Scoop has an Ethical Paywall
Work smarter with a Pro licence Learn More

Search

 

Cablegate: Israel Media Reaction

This record is a partial extract of the original cable. The full text of the original cable is not available.

UNCLAS SECTION 01 OF 09 TEL AVIV 006530

SIPDIS

STATE FOR NEA, NEA/IPA, NEA/PPD

WHITE HOUSE FOR PRESS OFFICE, SIT ROOM
NSC FOR NEA STAFF

SECDEF WASHDC FOR USDP/ASD-PA/ASD-ISA
HQ USAF FOR XOXX
DA WASHDC FOR SASA
JOINT STAFF WASHDC FOR PA
USCINCCENT MACDILL AFB FL FOR POLAD/USIA ADVISOR
COMSOCEUR VAIHINGEN GE FOR PAO/POLAD
COMSIXTHFLT FOR 019

JERUSALEM ALSO FOR ICD
LONDON ALSO FOR HKANONA AND POL
PARIS ALSO FOR POL
ROME FOR MFO

E.O. 12958: N/A
TAGS: IS KMDR MEDIA REACTION REPORT
SUBJECT: ISRAEL MEDIA REACTION

--------------------------------
SUBJECTS COVERED IN THIS REPORT:
--------------------------------

Mideast

-------------------------
Key stories in the media:
-------------------------

All major newspapers, except The Jerusalem Post, led
with the likelihood of early elections, possibly as
soon as February. The media highlighted PM Sharon's
statement on Wednesday that he wants new elections to
be held as soon as possible, since he does not want "to
waste time on a lengthy election campaign." Leading
media reported that Sharon met with Labor Party
Chairman MK Amir Peretz this morning. Israel Radio
quoted Peretz as saying after the meeting that he
agreed with Sharon that the elections should be held
between late February and late March, and that Sharon
will set the final date. The radio reported that
Sharon will also meet Shinui party leader Yosef (Tommy)
Lapid, the head of the opposition in the Knesset. The
media reported that during the weekend, Sharon is
expected to decide whether he will found a new party or
remain in the Likud. Ha'aretz and The Jerusalem Post
reported that the Yesha Council of Jewish Settlements
in the Territories has begun collecting signatures from
settlement mayors urging all right-wing parties to form
a joint list in the next elections.

Advertisement - scroll to continue reading

Are you getting our free newsletter?

Subscribe to Scoop’s 'The Catch Up' our free weekly newsletter sent to your inbox every Monday with stories from across our network.

All media reported on, and The Jerusalem Post bannered,
meetings of senior Israeli officials with Arab leaders
in Tunis. Israel Radio reported that FM Silvan Shalom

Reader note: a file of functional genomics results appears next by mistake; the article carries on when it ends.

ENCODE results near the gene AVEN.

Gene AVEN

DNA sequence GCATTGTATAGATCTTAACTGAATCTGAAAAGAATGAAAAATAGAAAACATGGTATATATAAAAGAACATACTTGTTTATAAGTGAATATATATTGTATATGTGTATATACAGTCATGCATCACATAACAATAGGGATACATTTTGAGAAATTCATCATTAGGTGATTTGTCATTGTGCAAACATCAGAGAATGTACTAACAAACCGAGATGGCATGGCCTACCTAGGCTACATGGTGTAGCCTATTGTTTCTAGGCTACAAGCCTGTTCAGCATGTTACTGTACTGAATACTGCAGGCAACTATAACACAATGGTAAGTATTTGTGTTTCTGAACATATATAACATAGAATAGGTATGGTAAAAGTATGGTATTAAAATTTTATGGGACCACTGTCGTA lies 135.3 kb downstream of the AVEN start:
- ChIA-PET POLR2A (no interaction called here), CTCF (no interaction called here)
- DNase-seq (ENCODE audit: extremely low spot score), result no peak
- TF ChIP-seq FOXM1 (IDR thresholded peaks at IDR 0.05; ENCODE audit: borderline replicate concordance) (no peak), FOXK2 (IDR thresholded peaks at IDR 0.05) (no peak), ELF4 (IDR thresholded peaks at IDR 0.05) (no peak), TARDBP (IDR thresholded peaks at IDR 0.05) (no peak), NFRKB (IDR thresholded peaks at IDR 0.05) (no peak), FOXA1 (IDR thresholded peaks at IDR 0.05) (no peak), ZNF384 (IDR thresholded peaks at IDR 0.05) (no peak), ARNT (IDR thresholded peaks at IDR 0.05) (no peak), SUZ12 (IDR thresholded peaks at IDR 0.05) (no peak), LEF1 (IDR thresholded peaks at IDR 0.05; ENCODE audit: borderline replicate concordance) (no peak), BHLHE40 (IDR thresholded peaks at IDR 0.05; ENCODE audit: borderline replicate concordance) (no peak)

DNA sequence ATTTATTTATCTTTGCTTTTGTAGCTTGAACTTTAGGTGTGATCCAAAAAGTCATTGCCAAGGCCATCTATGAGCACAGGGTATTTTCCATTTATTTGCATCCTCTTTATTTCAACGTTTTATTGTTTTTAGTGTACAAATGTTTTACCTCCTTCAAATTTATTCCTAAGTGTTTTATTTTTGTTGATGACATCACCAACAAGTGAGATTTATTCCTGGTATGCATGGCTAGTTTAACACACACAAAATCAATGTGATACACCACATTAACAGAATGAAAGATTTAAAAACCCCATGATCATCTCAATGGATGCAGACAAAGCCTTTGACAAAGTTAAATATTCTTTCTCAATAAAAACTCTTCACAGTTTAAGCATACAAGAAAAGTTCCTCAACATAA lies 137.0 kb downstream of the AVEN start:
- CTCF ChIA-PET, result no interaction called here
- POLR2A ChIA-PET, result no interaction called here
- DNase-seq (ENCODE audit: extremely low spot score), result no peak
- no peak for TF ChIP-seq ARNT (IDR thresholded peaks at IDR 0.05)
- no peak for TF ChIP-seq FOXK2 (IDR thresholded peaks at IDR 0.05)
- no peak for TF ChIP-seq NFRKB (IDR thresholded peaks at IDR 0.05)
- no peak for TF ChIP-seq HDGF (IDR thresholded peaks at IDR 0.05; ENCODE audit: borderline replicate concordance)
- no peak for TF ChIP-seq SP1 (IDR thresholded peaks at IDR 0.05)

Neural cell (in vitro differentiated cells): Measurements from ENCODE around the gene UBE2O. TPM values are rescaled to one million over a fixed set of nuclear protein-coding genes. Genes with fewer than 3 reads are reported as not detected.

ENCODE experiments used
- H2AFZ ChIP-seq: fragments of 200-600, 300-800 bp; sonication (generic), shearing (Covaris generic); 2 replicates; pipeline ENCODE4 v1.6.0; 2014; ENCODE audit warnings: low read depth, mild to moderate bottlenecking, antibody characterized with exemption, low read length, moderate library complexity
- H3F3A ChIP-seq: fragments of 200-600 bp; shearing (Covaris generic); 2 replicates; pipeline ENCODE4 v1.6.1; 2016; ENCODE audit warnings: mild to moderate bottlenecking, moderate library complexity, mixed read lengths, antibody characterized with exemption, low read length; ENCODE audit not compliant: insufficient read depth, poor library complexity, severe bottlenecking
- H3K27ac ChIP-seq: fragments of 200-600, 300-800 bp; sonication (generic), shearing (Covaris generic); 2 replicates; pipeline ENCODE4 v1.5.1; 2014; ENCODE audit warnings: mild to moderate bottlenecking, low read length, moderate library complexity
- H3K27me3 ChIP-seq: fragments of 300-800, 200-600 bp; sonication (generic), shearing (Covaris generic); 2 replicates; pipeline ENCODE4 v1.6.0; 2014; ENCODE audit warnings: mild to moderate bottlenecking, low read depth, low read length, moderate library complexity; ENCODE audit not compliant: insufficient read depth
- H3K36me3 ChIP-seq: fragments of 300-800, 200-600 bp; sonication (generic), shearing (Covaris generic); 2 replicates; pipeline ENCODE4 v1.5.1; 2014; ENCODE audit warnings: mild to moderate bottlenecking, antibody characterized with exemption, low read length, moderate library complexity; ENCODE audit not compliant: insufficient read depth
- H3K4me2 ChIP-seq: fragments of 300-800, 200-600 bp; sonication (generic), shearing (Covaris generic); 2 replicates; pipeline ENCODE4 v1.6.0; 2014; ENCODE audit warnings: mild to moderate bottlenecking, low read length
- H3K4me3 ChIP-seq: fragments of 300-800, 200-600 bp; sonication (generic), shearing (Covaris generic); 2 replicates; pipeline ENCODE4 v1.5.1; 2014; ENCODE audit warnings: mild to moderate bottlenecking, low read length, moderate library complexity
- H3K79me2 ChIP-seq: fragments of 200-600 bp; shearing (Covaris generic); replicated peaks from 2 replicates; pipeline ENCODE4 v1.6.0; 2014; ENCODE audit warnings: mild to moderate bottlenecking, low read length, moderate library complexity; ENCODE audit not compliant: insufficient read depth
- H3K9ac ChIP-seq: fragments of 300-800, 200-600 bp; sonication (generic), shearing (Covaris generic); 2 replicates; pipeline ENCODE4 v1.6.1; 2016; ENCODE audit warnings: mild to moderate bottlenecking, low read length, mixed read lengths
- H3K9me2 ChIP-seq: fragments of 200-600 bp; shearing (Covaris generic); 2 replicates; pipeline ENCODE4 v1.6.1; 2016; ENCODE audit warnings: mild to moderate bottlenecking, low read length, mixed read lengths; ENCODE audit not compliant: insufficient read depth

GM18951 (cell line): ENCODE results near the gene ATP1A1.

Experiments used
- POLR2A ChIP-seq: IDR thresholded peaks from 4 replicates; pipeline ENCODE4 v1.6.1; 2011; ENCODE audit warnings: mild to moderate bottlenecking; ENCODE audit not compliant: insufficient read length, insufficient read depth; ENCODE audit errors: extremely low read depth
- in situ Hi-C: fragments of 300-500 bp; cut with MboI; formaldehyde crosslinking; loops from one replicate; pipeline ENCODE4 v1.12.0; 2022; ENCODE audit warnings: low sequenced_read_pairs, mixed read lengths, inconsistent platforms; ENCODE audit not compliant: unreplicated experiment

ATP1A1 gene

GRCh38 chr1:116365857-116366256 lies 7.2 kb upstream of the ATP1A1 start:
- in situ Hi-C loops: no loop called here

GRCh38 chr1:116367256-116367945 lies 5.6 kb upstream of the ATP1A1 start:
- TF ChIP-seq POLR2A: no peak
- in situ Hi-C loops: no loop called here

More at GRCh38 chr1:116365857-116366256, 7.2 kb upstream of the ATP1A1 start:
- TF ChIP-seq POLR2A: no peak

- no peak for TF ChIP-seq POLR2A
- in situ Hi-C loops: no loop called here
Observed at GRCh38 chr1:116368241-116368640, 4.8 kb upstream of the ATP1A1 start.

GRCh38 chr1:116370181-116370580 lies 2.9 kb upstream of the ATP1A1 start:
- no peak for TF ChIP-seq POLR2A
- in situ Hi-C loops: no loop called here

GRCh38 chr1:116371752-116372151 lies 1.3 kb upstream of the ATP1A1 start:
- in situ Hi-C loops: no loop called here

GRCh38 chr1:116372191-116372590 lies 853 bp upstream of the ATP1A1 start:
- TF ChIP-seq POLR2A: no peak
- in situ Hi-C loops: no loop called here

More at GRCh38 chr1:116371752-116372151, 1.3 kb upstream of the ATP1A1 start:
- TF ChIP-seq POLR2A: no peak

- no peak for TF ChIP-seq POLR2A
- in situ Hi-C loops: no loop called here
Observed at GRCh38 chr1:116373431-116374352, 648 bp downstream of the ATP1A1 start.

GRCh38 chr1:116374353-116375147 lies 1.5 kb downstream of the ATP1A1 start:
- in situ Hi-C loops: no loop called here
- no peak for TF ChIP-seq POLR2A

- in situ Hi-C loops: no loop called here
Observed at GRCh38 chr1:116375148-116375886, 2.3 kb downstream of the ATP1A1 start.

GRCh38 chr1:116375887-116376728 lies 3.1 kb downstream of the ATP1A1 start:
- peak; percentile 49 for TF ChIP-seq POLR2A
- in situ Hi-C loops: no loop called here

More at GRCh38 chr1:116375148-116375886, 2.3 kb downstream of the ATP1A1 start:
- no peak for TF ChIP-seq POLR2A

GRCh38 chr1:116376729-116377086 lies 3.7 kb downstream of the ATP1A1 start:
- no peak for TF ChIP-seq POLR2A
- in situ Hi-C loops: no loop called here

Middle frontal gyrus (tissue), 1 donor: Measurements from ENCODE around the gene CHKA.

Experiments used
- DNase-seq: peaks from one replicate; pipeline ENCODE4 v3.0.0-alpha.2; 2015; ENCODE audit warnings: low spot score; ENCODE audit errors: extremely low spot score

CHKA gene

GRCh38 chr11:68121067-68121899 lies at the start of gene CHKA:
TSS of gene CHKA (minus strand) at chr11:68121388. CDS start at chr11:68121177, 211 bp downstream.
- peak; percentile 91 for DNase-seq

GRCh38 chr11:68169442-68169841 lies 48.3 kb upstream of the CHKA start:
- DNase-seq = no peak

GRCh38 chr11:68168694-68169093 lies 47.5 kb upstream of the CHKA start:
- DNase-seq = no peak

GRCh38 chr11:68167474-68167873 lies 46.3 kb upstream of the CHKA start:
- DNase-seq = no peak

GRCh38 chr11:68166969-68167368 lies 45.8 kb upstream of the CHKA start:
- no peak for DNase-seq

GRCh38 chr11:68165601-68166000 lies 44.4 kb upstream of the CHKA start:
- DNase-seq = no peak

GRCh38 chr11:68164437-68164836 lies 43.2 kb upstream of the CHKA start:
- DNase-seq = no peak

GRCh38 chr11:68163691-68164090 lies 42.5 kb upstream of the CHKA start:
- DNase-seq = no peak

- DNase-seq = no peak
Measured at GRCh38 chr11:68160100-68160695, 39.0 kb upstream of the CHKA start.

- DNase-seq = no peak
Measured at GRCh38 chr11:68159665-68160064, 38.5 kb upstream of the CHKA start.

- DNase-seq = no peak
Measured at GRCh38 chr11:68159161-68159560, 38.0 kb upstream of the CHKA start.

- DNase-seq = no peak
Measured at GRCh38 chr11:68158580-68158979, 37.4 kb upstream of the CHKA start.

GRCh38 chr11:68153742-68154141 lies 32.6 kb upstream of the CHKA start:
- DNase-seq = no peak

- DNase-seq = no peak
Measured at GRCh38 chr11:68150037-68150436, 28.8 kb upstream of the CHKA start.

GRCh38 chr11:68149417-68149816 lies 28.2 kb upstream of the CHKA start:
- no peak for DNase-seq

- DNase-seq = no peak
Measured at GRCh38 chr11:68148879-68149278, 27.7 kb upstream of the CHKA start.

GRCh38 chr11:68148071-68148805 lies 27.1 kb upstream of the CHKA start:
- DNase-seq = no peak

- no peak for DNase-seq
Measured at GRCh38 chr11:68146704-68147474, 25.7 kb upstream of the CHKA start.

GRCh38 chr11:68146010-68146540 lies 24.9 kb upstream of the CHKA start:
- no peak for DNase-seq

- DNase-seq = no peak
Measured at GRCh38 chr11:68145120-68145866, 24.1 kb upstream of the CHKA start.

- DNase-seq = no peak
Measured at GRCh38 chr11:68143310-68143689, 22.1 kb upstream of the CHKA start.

declared at the World Summit on the Information Society
that if the PA adopts a strategic decision to fight
terror, Israel will resume the dialogue with the PA and
return to the Roadmap. Shalom cited Hamas's use of the
Internet to harm Israel. The radio quoted PA Chairman
[President] Mahmoud Abbas as saying in his speech to
the conference that Israel continues to use collective
punishment against the Palestinians. The radio further
reported that Abbas urged Israel to return to the
negotiating table soon and to achieve President Bush's
vision -- a Palestinian state with territorial
contiguity that would be at peace with Israel. The
media reported that Shalom and Abbas also held two
bilateral meetings on Wednesday, constituting the
highest-level Israeli-Palestinian contacts in the past
several months. The Jerusalem Post front-paged a
picture of Communications Minister Dalia Itzik shaking
hands with her Iraqi counterpart, Dr. Jowan Fuad Masum.
The newspaper reported that the two exchanged
invitations to visit each other's countries. Yediot
reported that Tunisian President Zine El Abidine Ben
Ali told Shalom that he welcomes Israeli tourists to
visit his country.

Ha'aretz and other media reported that Israel, the
Palestinian Authority, and the EU decided on Wednesday
that the 50 to 70 European monitors set to inspect the
Rafah border crossing will have the authority to ensure
that the PA complies with all agreements relating to
the terminal, but not to enforce Israeli or Palestinian
law. Israel Radio reported that the PA has requested
that the EU begin posting monitors at the Rafah border
crossing on Monday. The radio also reported on
Palestinian allegations that Deputy U.S. National
Security Advisor Elliott Abrams attempted to
surreptitiously introduce amendments in Israel's favor
during the negotiations on the Agreement on Movement
and Access. The radio reported that most amendments
proposed by the Palestinians were eventually adopted.
Israel Radio also reported on Palestinian claims, which